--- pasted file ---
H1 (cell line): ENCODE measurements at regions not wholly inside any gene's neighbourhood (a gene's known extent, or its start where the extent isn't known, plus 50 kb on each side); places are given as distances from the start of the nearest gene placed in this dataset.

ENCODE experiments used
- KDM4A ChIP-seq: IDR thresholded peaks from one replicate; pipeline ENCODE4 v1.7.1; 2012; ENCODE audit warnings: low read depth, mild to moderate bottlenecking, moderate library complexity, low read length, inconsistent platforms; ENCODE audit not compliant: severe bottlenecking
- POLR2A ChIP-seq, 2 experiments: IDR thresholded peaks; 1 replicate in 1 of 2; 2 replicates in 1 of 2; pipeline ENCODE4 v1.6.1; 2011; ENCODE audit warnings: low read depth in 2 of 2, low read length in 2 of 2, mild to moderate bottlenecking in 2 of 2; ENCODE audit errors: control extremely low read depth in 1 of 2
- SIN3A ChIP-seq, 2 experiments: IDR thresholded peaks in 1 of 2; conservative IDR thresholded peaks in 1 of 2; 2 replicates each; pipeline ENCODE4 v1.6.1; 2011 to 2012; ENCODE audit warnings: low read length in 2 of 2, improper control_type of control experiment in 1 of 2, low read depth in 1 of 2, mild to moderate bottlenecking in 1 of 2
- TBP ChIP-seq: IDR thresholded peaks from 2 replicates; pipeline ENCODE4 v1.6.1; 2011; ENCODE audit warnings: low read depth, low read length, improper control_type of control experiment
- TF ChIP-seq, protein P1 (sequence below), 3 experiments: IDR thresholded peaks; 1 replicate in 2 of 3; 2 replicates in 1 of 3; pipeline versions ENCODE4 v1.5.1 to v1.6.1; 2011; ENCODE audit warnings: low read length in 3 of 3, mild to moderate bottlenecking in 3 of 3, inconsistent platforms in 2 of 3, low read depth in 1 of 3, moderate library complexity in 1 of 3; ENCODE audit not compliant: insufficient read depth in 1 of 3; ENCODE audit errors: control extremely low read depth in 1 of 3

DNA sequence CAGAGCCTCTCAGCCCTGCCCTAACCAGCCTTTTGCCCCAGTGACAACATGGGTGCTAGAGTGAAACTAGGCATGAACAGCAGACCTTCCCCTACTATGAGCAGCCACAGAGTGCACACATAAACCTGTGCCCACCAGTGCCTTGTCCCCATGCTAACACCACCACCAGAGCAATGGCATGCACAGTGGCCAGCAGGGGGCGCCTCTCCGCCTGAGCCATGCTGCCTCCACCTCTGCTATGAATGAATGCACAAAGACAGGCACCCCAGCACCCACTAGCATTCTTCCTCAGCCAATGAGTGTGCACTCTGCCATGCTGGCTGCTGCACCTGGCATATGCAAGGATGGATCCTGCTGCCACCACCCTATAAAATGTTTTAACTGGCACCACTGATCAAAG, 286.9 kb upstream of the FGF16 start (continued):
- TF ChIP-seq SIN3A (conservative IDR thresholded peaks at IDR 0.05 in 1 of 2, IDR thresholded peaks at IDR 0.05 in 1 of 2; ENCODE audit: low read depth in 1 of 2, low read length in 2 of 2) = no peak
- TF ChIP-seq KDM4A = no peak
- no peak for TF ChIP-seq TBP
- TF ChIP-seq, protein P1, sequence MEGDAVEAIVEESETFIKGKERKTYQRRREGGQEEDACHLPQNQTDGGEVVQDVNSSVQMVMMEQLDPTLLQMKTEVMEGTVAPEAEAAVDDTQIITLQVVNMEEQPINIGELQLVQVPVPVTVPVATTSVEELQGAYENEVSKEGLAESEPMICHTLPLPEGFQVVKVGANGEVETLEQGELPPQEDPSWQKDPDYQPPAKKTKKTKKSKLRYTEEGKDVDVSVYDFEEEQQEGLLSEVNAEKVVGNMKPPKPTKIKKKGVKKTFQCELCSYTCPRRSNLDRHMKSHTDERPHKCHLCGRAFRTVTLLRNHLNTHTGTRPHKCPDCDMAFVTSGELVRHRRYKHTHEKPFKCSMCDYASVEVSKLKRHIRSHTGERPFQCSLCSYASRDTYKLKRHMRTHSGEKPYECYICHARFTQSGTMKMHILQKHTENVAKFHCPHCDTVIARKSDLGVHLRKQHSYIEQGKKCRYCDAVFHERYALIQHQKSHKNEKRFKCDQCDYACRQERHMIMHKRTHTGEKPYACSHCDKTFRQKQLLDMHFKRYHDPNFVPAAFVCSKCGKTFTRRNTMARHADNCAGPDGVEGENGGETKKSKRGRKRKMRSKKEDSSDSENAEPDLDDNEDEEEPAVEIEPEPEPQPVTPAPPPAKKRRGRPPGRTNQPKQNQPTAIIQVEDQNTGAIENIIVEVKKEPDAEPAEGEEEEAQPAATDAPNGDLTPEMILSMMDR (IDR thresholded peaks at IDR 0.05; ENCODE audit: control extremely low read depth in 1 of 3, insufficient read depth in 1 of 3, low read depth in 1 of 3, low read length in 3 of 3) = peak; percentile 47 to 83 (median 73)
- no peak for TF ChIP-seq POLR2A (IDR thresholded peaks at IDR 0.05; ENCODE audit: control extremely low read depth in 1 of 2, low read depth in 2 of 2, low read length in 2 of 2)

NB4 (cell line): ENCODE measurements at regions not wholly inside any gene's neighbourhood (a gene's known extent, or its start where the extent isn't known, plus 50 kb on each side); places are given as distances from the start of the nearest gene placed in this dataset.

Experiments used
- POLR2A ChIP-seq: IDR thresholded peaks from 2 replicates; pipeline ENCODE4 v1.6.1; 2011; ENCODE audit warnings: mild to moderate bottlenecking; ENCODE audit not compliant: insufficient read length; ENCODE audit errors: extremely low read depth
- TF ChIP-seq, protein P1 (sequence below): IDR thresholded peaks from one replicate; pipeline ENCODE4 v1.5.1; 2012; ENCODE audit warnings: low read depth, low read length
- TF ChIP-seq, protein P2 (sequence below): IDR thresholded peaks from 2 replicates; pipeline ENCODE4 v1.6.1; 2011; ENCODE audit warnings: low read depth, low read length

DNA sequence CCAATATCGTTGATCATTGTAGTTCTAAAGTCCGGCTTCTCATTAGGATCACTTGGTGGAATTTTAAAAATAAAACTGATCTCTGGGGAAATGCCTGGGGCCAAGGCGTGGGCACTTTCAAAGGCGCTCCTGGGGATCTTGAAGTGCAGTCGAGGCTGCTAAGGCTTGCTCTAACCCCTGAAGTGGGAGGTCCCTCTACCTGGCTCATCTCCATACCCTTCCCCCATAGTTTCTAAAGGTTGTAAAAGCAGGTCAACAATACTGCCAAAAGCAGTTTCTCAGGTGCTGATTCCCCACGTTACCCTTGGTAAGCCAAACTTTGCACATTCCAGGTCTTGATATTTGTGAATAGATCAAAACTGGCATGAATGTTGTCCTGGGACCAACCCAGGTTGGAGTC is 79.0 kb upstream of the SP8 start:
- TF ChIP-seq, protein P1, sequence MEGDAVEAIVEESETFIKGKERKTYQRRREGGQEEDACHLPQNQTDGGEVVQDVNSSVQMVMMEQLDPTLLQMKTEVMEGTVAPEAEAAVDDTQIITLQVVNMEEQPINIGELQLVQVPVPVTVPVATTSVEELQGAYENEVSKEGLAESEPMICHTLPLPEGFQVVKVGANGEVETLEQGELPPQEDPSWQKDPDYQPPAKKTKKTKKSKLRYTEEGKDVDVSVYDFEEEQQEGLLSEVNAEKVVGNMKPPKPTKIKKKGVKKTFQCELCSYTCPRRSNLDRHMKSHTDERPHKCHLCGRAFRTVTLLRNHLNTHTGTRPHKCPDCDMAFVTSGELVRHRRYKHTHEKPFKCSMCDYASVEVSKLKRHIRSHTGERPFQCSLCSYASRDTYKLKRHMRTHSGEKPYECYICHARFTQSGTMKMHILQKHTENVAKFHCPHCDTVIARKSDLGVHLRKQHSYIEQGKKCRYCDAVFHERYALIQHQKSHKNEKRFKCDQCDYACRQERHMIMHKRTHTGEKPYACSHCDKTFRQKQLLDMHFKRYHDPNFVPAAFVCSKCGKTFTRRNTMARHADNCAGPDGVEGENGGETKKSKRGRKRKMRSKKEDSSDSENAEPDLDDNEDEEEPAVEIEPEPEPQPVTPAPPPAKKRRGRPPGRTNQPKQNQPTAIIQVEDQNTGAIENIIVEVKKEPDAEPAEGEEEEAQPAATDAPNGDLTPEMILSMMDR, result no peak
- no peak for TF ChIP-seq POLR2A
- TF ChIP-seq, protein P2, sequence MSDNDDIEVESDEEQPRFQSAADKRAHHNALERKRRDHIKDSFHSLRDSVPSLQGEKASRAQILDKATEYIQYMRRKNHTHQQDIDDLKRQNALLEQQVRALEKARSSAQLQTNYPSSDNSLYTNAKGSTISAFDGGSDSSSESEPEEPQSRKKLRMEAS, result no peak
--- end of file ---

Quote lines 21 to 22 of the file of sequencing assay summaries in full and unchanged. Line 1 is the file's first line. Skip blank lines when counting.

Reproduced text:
- no peak for TF ChIP-seq POLR2A
- TF ChIP-seq, protein P2, sequence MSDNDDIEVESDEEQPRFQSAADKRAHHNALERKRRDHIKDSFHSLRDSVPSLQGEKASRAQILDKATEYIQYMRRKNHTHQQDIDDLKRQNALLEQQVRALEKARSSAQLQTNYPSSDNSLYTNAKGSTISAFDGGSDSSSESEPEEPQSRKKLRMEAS, result no peak